Monday, July 31, 2017

Overhead power line kills one satellite tagged Great Indian Bustard

| | Jul 10, 2017, 09.01 PM IST
AHMEDABAD: Though the state government's records say that the last time a great Indian bustard (GIB) was electrocuted was in 2014, satellite tagging of two juvenile great Indian bustards tell a different story. One of the two tagged birds died on Monday afternoon, after it flew into one of the several Gujarat Energy Transmission Corporation Limited high-tension power lines passing through the area.

Confirming the death, Yadvendradev Jhala, researcher and scientist of animal ecology and conservation biology at the Wildlife Institute of India (WII), said that the bird was satellite tagged in May and died within 60 days after it collided with a high-tension power line.

Jhala said such GIB mortality is much higher than what is reported. He said the bird that died was an active juvenile and was moving all over the area, while the other tagged bird is a relatively stationary one, at the Naliya grassland. "The second one, a male, is probably with its mother and is yet to become independent."

Jhala said that the bird that died today was an active one and had flown from Naliya to Jhakhau and its presence had been recorded at the airbase at Naliya. The bird had even been spotted in the Lala area, where it died on Monday.

The bird was navigating through four high tensions lines, collided with one of them and died.

"This incident reiterates the stand of WII and the wildlife experts, that the Gujarat forest department needs to find a solution to these high-tension lines in the area, or the GIB, which is classified as critically endangered will go extinct in Gujarat," said Jhala.

In 2011, the International Union for the Conservation of Nature (IUCN) had raised a red flag and classified the GIB as a critically endangered species. IUCN has since then released three more reports, one of which was released in 2015. The status of the GIB has remained the same.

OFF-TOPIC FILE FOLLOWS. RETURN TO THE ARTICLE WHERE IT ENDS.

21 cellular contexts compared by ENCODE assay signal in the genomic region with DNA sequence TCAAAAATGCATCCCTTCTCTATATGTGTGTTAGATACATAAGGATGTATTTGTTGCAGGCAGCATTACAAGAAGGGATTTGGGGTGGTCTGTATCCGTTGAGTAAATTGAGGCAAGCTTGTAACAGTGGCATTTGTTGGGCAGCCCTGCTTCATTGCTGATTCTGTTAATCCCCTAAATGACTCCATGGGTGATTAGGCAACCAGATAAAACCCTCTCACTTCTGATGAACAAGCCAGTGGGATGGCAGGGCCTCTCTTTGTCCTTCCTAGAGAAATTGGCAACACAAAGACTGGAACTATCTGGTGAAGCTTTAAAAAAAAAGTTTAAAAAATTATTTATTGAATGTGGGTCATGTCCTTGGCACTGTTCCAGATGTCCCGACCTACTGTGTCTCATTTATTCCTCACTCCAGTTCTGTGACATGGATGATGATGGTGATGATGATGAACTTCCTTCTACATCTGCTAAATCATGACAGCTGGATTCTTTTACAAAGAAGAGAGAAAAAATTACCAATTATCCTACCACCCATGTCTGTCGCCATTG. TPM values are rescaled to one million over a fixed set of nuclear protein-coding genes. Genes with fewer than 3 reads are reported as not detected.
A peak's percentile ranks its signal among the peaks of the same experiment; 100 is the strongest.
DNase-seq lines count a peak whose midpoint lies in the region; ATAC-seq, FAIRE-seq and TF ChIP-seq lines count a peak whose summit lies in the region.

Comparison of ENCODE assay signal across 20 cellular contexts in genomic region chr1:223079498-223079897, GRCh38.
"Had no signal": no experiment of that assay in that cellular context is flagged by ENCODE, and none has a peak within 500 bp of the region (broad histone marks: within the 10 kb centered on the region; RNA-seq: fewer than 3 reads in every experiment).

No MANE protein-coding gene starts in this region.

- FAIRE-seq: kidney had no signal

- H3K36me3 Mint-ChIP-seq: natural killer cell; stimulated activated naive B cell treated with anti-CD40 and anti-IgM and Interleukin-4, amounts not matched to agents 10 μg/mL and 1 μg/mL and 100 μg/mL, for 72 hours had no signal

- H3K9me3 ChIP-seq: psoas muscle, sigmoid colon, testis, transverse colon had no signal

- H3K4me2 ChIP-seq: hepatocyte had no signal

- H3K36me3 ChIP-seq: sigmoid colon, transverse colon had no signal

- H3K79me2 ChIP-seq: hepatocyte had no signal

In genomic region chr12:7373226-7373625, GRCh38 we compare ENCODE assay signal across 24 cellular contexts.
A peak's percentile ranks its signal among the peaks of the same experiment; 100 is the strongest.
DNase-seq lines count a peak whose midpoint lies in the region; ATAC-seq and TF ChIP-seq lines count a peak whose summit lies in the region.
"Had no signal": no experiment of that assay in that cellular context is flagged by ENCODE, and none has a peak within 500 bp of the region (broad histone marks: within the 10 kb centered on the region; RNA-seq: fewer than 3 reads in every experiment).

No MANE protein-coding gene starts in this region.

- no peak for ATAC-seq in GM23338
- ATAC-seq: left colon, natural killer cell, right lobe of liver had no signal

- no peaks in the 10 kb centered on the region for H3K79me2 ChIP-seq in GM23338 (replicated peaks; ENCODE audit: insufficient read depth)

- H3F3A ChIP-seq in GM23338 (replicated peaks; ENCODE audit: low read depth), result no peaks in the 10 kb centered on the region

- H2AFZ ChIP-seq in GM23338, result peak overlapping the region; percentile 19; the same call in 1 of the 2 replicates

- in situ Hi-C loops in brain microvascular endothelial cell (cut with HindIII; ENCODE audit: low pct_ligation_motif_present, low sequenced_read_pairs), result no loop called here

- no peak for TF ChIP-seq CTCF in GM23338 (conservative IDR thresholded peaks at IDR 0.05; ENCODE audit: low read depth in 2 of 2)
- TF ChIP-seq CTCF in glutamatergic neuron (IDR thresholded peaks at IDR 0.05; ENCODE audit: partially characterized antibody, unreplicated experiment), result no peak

The IUCN red list also noted that "infrastructure developments (roads, electricity network and wind turbines) known to have a negative effect on the species should be curtailed within a 2-km radius of core breeding areas or be replaced by bustard-friendly alternatives.

The state government's recent decision to allow 16 more 11kV overhead power lines had set alarm bells ringing among wildlife lovers and environment activists. Devesh Gadhavi, a member of IUCN and the local Corbett Foundation, had in May written to the chief minister requesting that bird diverters be installed on the power lines and that all power lines in this area should be underground in the future.

The main power line passing through the area has 13 cables, which is a virtual death trap for the birds, said a senior officer. The government had in March allocated another 3,700 hectares of land, in addition to the 200 hectares of the GIB sanctuary. The government has also decided to set up its own breeding centre at Naliya. The decision was taken after the Rajasthan government refused to provide Gujarat eggs for breeding. The government in the 2017-18 budget allocated Rs 118 crore for conservation of the great Indian bustard, the Asiatic wild ass and the Asiatic lion.|

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